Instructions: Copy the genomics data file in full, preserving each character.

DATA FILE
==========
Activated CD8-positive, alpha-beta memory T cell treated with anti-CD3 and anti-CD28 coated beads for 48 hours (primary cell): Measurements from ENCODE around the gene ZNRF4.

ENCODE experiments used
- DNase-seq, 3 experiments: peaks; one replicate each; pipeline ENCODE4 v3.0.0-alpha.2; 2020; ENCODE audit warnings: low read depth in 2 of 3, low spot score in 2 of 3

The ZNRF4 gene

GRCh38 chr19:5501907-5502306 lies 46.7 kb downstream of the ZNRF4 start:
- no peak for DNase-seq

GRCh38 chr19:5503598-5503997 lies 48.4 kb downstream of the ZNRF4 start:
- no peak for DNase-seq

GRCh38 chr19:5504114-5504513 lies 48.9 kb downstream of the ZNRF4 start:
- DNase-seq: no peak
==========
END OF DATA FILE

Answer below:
Activated CD8-positive, alpha-beta memory T cell treated with anti-CD3 and anti-CD28 coated beads for 48 hours (primary cell): Measurements from ENCODE around the gene ZNRF4.

ENCODE experiments used
- DNase-seq, 3 experiments: peaks; one replicate each; pipeline ENCODE4 v3.0.0-alpha.2; 2020; ENCODE audit warnings: low read depth in 2 of 3, low spot score in 2 of 3

The ZNRF4 gene

GRCh38 chr19:5501907-5502306 lies 46.7 kb downstream of the ZNRF4 start:
- no peak for DNase-seq

GRCh38 chr19:5503598-5503997 lies 48.4 kb downstream of the ZNRF4 start:
- no peak for DNase-seq

GRCh38 chr19:5504114-5504513 lies 48.9 kb downstream of the ZNRF4 start:
- DNase-seq: no peak